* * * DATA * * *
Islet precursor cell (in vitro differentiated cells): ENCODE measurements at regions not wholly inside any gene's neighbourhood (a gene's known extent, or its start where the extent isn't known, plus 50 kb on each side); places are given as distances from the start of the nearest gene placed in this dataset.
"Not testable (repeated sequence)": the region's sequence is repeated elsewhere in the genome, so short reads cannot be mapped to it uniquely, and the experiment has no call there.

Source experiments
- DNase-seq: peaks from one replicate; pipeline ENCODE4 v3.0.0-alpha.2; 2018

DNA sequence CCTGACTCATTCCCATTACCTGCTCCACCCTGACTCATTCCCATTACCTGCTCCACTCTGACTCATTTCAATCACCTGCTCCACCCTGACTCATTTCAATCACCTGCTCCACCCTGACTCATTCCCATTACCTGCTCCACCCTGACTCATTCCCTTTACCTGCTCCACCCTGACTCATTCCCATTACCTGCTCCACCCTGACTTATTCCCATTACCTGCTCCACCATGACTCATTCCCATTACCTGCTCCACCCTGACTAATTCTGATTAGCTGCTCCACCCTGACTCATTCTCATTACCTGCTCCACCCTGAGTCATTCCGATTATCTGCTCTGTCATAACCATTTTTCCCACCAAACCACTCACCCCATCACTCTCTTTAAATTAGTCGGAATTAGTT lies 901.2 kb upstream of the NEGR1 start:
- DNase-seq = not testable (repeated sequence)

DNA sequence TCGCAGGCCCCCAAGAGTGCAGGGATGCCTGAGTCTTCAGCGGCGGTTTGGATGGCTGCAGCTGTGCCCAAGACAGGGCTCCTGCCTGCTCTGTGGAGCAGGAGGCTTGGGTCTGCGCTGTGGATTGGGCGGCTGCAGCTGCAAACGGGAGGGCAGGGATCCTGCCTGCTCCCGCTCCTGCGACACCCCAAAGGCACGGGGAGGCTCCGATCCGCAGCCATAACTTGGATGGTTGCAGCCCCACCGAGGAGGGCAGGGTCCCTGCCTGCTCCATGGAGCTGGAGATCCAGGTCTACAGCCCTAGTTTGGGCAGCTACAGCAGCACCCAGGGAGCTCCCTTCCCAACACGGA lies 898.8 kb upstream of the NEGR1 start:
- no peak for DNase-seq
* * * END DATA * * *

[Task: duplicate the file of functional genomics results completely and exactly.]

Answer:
Islet precursor cell (in vitro differentiated cells): ENCODE measurements at regions not wholly inside any gene's neighbourhood (a gene's known extent, or its start where the extent isn't known, plus 50 kb on each side); places are given as distances from the start of the nearest gene placed in this dataset.
"Not testable (repeated sequence)": the region's sequence is repeated elsewhere in the genome, so short reads cannot be mapped to it uniquely, and the experiment has no call there.

Source experiments
- DNase-seq: peaks from one replicate; pipeline ENCODE4 v3.0.0-alpha.2; 2018

DNA sequence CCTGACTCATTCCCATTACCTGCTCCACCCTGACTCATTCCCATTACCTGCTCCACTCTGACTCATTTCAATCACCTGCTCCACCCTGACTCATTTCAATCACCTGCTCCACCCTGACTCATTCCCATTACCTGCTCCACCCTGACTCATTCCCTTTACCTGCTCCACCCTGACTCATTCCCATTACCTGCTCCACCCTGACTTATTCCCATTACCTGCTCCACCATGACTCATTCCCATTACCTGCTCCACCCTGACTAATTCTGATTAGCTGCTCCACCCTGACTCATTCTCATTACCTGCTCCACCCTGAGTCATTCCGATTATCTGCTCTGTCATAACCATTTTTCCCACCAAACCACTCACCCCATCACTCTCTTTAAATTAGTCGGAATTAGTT lies 901.2 kb upstream of the NEGR1 start:
- DNase-seq = not testable (repeated sequence)

DNA sequence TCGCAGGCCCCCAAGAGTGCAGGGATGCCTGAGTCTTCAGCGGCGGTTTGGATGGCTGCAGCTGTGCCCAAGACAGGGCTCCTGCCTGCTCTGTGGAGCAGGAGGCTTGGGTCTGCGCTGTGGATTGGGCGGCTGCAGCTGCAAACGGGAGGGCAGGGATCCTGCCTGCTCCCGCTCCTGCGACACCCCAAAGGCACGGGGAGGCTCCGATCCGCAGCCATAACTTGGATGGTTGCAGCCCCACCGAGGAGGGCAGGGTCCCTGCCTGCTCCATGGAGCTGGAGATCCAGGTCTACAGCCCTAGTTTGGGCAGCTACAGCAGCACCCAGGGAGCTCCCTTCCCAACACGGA lies 898.8 kb upstream of the NEGR1 start:
- no peak for DNase-seq